Joe is a nature oriented winemaker, who doesn't like to interfere too much in the vineyard and during the vinification process, preferring minimal intervention with less (or not at all) use of machinery, and no addition of sulfite, and pretty much growing his wines the organic way. Even the grapes' yeasts are indigenous and natural, Joe doesn't use any synthetically or commercially (in laboratory) generated yeasts, as many winemakers too often do. The fermentation takes place in small, open tanks, and the caps are punched down by hand daily. His reds are unfiltered and unfined to keep and maximize concentration, texture, aromas and flavors. He also ages his red wines in new oak barrels to add dimension and texture.
Overall, it is often say that the wine resembles the character and attitude of its winemaker, and it is very true for Joseph Pedicini's wines: soft, gentle and pleasing, refreshing and cleansing, with a up-beat, agreeable earthy attitude, depth, structure and length, in a light, convenient and enjoyable way. He is a very sympathetic guy I must say (from what I could see and discussed with him tasting his wines and on the phone).
Discreet, minimal interventionist by nature yet he likes to keep a careful and attentive eye in every step of the production from the harvest and selection of the grapes to the final product in the bottle. He produces 3 wines in tiny-small quantity and insures their promotion himself, in order to choose who will have the suited attitude and aptitude to comprehend and sell his wines.
His Montebruno production, for the current release, includes about 60 cases of 2008 Pinot Blanc (already sold out), roughly 160 cases of 2008 Gewurztraminer and 250 cases of 2006 Pinot Noir.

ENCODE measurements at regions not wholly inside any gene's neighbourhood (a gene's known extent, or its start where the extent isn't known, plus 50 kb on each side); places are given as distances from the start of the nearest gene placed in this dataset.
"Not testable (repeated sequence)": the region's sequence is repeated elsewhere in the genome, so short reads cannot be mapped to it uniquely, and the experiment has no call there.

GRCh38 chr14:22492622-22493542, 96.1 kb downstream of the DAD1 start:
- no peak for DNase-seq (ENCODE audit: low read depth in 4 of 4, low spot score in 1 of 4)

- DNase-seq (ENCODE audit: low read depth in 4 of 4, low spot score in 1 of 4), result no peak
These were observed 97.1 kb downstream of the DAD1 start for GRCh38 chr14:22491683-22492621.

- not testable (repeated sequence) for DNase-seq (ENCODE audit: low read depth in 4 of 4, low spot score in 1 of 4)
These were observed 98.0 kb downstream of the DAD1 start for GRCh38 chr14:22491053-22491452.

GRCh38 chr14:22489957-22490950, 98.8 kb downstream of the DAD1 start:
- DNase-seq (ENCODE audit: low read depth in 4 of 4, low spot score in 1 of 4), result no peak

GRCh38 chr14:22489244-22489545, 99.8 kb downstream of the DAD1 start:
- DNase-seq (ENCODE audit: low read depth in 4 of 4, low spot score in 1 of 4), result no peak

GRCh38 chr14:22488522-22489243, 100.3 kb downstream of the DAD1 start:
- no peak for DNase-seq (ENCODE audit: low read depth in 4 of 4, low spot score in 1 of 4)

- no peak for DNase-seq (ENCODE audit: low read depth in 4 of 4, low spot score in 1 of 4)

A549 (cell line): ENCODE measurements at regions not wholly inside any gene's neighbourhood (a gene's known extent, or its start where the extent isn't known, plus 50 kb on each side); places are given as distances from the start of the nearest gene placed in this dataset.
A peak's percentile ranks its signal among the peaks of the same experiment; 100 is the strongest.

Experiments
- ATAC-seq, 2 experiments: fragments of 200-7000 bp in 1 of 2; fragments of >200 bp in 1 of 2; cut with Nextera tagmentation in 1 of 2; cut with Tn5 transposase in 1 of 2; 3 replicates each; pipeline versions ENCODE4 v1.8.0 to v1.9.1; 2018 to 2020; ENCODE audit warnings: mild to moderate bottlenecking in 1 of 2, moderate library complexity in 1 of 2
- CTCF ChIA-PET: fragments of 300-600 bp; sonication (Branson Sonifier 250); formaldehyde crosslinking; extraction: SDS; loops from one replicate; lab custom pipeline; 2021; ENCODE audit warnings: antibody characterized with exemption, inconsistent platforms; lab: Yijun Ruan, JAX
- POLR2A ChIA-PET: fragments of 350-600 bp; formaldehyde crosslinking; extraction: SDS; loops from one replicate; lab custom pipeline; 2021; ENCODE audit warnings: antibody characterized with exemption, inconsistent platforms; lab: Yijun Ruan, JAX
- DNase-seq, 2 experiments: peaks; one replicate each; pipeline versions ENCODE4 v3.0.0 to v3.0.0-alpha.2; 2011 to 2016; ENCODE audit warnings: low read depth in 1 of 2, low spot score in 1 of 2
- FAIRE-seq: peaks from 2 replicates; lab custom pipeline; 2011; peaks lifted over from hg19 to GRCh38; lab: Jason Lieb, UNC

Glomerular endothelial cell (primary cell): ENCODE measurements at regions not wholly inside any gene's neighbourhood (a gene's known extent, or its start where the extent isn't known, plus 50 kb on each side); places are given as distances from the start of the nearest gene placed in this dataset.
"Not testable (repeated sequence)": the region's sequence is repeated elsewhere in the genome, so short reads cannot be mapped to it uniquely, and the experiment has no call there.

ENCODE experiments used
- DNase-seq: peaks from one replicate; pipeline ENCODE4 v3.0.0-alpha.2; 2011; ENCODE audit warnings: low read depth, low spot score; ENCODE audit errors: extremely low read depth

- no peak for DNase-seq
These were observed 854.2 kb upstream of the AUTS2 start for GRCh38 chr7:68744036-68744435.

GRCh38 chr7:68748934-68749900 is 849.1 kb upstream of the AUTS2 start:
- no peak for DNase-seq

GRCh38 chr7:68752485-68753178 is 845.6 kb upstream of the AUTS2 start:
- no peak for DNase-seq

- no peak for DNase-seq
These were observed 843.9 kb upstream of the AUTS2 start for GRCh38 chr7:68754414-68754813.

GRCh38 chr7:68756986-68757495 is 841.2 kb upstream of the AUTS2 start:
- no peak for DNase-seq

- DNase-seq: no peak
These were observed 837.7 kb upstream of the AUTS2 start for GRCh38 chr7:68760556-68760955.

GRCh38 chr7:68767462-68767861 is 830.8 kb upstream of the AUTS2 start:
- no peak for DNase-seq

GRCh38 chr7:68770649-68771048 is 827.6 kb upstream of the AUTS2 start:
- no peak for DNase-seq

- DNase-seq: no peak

2008 Montebruno Gewurztraminer Willamette valley Oregon USA
Suggested retail price $15-$17
Distributed by American Wine Distributor in NYC
Only 167 cases of this really well crafted 2008 Montebruno Gewurztraminer. Behind its clear pale yellow color, the nose is clean, fresh, mineral, floral and zesty with white peach, citrus aromas at first developing nicely, becoming fruitier and more complex after a few minutes in the glass. The attack and mid-palate are surprisingly crisp, very mineral, with excellent balance and vivid acidity with a touch of spice. The finish is refreshing, cleansing and call for another glass.
It is definitely different from most Gewurztraminer I have tasted before, from Oregon or else, because it doesn't have the usual (slightly overwhelming sometime) fatness and waxiness that coat the palate. On the contrary, it is lighter on its feet, superbly balanced, elegant, almost delicate, long and clean. It makes you want more of it. This enjoyable, intriguing, racy white will be perfect with sea food and grilled white fish.
2006 Montebruno Pinot Noir Willamette valley Oregon USA
Suggested retail price $30-$35
Distributed by American Wine Distributor in NYC
Here again, small production, only 250 cases made for this 2006 Montebruno Pinot Noir. It exposes a nice bright red, ruby color. The nose is clean, inviting, floral and fresh, a touch ripe, with dark berry and cherry aromas and slight hints of mocha. The palate offers bright red and dark cherry flavors with hints of spice, and earthy notes of mocha again and present yet integrated fruit and oak tannins. Quite rich and structured with a bright, easy on its feet attitude and profile, this juicy Willamette Pinot Noir should please the amateurs and the connoisseurs.The earthy mocha, bitter chocolate notes in the back palate add even more interest to this food friendly Pinot Noir. Have it with grilled lamb.
In conclusion, two very good wines from a careful, humble and skilled winemaker to keep an eye on. Keep up the good work, Joe.
LeDom du Vin
Info taken during the tasting at the store and over the phone, talking with Joseph Pedicini the owner/winemaker of Montebruno. You can also check his nearly finished (under construction I should say) website at: www.Montebrunowine.com